Wednesday, October 21st, 2009

SPI2010: Who We Are and What We Do

This summer SPI’s Executive Board voted to redesign SPI to better meet the changing needs of a maturing plastics industry in 2010 and beyond.  Specifically, the Board agreed that SPI must focus on four key areas that will enable us to:

Toward that end, SPI staff and members got together last week at our National Board Meeting to actively participate in putting “meat on the bone” — hashing out the details of the changes that have been made and building out our new structure. In essence, the conversations that took place within the various Council and Committee meetings boiled down to defining “who we are.”

spi_blueprintIf you are a regular reader of this blog, or have perused our website, you probably have a good idea of what SPI is all about — and, certainly for those outside the ranks of our membership, that is not significantly changing.  This blog fits well under that last bullet above and one of our core activities: communications outreach and marketing.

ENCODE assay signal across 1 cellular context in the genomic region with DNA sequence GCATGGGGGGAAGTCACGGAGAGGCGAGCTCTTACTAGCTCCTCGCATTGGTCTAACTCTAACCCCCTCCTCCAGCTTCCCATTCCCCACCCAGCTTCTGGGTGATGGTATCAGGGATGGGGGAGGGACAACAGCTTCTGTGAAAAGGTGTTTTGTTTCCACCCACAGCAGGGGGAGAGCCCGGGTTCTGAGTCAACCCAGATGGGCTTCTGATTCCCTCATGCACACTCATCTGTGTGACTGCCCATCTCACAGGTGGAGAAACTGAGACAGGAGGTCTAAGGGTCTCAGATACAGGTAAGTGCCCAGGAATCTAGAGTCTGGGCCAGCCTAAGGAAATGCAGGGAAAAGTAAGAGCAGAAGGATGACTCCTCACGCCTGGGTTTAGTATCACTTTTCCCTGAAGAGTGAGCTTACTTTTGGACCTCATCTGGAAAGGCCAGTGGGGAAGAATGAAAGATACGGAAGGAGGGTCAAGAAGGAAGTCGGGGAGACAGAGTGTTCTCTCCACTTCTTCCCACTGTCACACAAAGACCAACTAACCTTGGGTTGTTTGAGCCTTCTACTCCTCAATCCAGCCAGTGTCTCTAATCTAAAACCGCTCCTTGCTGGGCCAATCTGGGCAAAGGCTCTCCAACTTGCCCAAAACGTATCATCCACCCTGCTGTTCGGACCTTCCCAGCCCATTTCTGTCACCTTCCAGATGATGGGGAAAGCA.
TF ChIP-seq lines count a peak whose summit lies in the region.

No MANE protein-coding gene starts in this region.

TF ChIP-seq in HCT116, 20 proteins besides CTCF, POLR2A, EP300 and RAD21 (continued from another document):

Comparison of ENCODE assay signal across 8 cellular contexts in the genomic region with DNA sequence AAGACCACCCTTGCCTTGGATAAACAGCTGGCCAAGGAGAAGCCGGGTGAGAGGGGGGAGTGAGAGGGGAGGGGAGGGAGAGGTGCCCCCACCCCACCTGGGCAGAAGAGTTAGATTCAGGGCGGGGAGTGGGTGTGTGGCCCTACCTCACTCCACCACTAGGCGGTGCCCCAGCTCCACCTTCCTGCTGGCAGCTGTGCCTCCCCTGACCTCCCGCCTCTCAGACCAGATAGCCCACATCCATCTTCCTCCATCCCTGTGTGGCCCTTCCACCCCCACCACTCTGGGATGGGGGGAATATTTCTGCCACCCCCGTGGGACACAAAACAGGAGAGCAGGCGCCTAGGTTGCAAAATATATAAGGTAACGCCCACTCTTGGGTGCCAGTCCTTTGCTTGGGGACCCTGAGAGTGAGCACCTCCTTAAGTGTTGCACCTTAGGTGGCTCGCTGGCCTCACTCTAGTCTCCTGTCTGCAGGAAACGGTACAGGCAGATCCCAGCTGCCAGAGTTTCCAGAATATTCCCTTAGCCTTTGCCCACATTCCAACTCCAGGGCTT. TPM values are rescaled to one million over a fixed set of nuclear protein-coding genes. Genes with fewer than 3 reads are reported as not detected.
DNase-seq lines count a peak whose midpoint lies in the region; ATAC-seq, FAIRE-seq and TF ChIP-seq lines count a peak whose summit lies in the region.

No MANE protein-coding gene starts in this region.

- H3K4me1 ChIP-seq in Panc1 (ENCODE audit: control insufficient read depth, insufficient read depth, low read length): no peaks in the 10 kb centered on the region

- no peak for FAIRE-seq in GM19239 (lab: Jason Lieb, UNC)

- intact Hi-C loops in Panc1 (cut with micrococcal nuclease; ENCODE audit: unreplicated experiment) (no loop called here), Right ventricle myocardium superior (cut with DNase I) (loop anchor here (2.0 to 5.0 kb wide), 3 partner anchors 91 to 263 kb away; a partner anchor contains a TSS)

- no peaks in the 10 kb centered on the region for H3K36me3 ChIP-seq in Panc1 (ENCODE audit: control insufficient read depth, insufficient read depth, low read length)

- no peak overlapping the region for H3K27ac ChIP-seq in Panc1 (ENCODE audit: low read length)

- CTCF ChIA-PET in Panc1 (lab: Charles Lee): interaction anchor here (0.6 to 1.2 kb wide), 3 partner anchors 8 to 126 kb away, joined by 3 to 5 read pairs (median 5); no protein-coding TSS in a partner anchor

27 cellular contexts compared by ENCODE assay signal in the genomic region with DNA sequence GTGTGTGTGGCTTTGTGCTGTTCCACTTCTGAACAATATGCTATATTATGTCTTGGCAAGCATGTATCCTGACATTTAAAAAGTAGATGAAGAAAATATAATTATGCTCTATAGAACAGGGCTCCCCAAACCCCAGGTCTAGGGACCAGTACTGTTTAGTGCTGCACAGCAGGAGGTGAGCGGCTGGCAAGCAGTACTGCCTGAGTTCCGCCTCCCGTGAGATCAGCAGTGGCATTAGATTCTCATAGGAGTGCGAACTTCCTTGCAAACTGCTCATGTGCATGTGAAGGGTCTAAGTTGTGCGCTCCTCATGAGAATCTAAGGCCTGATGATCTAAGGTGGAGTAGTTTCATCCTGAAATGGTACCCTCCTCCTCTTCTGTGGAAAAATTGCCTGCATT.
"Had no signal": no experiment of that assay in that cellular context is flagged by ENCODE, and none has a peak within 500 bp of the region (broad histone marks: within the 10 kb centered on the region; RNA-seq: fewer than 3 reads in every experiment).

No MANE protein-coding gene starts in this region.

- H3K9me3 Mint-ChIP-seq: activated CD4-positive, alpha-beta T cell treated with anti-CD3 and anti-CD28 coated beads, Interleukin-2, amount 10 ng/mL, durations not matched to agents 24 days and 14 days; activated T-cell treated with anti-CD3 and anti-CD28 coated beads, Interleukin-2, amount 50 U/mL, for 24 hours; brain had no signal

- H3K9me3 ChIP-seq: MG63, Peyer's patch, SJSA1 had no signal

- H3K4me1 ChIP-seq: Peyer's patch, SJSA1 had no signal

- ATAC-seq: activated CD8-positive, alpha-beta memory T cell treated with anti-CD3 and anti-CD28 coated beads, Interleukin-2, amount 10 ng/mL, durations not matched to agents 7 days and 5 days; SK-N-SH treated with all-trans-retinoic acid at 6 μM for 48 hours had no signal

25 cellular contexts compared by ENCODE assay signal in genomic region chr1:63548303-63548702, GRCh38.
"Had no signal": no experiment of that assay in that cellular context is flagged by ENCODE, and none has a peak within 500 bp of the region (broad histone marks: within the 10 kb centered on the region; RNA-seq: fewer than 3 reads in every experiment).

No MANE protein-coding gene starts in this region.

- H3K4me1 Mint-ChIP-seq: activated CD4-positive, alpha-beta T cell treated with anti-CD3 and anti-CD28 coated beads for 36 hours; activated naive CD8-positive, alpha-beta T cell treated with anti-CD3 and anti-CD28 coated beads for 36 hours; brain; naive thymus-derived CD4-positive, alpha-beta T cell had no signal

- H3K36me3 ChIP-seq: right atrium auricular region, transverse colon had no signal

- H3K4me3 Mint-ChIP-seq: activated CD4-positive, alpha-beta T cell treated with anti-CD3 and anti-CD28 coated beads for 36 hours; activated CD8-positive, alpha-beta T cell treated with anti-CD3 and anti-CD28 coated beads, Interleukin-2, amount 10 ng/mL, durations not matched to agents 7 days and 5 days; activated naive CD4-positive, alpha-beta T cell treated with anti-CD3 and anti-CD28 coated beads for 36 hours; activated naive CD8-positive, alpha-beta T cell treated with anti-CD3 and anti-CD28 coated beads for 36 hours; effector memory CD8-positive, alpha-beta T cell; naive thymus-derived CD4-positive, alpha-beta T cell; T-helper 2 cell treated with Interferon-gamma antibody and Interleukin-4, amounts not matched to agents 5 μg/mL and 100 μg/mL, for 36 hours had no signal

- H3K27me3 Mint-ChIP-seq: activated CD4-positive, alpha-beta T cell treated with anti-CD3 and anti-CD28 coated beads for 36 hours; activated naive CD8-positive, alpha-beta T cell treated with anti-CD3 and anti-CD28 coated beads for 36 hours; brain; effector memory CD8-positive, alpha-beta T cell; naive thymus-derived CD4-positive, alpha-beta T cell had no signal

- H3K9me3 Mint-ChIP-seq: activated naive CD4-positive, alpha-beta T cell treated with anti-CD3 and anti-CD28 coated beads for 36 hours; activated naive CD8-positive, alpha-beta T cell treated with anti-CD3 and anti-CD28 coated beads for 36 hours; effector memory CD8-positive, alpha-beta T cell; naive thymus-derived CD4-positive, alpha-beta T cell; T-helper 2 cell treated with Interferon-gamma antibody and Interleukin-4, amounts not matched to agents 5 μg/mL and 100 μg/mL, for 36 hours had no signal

In a nutshell, SPI is keenly focused on plastics business issues. However, as a staff member, I get dozens of calls each day that are simply outside of our purview.  For example:

  • “I’m a plumber working on a job and need to replace metal pipes with a plastic that is just as strong.  Do you make that?”
  • “ You may qualify for a free magazine subscription. Please tell me what kind of molding you produce, how many machines you have and  what markets you create products for?”
  • “I created a product that will help clear impacted bowels.  Can you manufacture and market it for me if I send you a press release?”
  • “My cousin and I just tested a sticky mixture of stuff in my garage and it really holds my shelving in place!  Can you tell please how I can get it approved for mass production and retail sale?”

So, just to be clear, SPI is not a custom plastics processor.  We are not an R&D think-tank creating the next generation of plastics.  We are not a government agency.

We are the national trade association representing the third largest manufacturing industry in the United States.  Our members are the companies that comprise the entire plastics industry supply chain, including processors/convertors, machinery and equipment manufacturers, mold-makers and raw material suppliers. Our organizational structure has been redesigned to make it easier for plastics company representatives to engage in our work to protect and promote plastics, grow the marketplace and maintain an active voice within government.

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